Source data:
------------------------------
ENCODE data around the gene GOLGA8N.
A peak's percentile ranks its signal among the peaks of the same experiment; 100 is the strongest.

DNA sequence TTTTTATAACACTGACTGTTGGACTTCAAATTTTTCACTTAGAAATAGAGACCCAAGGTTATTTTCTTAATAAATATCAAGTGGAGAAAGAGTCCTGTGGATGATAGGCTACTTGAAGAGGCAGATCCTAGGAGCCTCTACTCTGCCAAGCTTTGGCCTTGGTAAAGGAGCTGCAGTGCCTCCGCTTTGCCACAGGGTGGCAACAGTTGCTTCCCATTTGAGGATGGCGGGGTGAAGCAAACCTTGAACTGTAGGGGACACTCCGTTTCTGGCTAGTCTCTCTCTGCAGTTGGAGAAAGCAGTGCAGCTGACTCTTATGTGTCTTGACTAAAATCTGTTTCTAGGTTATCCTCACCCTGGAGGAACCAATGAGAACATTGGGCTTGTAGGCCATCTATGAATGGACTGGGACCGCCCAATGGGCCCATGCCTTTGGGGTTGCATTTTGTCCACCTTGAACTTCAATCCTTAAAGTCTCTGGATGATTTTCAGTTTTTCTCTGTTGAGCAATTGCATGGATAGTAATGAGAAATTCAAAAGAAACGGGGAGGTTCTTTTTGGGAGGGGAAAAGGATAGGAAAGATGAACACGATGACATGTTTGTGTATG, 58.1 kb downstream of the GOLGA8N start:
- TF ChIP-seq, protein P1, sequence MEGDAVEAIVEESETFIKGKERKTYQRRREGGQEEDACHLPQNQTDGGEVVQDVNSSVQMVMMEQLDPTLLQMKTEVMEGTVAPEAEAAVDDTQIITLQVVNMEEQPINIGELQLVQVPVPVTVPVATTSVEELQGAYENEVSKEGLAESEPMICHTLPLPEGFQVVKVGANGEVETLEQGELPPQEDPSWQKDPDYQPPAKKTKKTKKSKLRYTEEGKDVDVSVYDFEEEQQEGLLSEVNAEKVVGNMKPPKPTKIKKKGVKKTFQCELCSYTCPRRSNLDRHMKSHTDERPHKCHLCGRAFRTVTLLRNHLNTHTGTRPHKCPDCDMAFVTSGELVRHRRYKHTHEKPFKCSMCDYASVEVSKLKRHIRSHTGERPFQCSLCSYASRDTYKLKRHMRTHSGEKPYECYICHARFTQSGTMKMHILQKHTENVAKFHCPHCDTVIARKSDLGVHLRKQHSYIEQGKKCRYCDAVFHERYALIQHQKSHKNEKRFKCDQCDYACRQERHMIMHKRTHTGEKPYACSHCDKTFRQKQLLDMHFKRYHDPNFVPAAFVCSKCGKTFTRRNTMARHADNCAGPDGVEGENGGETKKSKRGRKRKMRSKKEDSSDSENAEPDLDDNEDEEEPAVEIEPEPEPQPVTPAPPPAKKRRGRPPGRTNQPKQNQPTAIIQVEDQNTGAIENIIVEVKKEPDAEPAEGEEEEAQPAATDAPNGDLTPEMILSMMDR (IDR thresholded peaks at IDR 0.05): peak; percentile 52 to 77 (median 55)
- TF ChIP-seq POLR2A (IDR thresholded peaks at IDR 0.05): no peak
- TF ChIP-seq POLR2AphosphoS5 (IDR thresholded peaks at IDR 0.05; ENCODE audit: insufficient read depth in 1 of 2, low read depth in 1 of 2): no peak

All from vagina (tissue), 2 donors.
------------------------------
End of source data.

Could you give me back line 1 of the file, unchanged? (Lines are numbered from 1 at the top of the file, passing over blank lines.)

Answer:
ENCODE data around the gene GOLGA8N.